Awesome. That worked. At least in proving my point. And checking the soldered board LED connections.

It looks like you found and sourced some actual metal ball-head screws? And you machined the supports they screw into out of aluminum?

Well, credit for that goes to my nephew, Gereon, who now also ended up doing the soldering. But yeah, that part worked pretty neadly.

So, right. As I stated earlier, I tried my luck with PCBs, send the plans to the internet and, lo and behold, got some stuff back:

After soldering, the result looks rather nifty:


In the meantime, I continued my quest for the design of some useful hand rest. It took several iterations (skipping a few here):

That last (current) one now uses round magnets on the bottom of the board clamp, and those rectangular 1/8"*1/16" magnets of the original BOM in the clamp itself.
With all the experimentally oversized cables, it now looks like this:

I also use a whole lot of round magnets on the bottom, coupled with a near-complete plate of rubber:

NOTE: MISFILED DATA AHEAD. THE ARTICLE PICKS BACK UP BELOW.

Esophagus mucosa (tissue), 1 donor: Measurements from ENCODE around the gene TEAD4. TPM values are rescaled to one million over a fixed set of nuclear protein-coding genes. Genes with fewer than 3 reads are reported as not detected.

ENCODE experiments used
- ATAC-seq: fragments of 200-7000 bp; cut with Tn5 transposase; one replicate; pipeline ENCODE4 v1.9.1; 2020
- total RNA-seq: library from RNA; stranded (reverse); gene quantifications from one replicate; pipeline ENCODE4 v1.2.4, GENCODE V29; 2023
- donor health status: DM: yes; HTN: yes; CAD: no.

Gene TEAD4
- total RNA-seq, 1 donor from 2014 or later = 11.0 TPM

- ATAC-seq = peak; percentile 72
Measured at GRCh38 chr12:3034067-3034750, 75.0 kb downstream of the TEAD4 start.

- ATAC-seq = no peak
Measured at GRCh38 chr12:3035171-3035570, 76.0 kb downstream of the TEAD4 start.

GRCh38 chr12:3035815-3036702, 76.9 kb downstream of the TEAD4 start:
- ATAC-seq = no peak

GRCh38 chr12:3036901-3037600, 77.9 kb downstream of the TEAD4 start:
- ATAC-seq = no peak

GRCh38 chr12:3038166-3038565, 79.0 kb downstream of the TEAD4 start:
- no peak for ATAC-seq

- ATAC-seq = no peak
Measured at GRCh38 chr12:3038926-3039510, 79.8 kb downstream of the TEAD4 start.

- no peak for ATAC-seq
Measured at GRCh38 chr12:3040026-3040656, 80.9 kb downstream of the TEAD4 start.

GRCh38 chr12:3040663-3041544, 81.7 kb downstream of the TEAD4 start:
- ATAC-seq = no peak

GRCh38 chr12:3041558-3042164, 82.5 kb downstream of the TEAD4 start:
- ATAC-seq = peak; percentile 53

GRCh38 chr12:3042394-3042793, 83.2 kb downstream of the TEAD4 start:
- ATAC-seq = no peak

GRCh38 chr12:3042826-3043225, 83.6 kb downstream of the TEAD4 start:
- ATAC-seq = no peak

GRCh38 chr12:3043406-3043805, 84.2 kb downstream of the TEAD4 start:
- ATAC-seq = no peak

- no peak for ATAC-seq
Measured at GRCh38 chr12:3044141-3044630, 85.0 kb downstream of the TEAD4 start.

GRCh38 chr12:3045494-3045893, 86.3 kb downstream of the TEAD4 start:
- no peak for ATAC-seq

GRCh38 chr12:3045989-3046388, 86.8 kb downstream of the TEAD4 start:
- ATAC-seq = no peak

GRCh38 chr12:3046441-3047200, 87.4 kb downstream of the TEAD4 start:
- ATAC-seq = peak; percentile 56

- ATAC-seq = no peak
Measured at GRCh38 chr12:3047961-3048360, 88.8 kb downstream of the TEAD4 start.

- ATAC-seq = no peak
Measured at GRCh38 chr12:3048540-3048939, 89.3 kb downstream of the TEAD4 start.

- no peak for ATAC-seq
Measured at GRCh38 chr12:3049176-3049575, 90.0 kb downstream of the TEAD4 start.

Each of those round ones is about as strong as 2-3 of the rectangular ones, so that's a whole lot of magnetic power. So much so, I had to buy stronger glue.
Still, without the rubber it will still slide, as you mentioned. Polished steel on neodymium apparently has little traction.
Generally I would recommend the rubber solution. Only, it kinda stinks... :S


So far I managed to test the bus between two teensies and it seems they talk to each other just fine :D. The LEDs of at least that one hand also glow as they should but nothing more was tested. I managed to fry my multimeter. As it turns out the 2 something Ampere the Teensy puts out is a little too much for the mA setting. But I need the mA thingy for everything that is not the Vcc line.
So, anyway, I intend to now move on to the software side of things.
Speaking of which, where is the code I can install on these devices? I went to some length as to not change the connectors on the Teensy itself, so whatever you're using should work out of the box. With some luck. Maybe...


Show Image

Just stumbled upon the Azeron gaming keypad which seems to be inspired by the DataHand. It doesn't have the east and west clicks for each finger but it has an extra row of keys above the north ones. And since it's a gaming keypad it's not designed for typing and only has 26 keys per hand.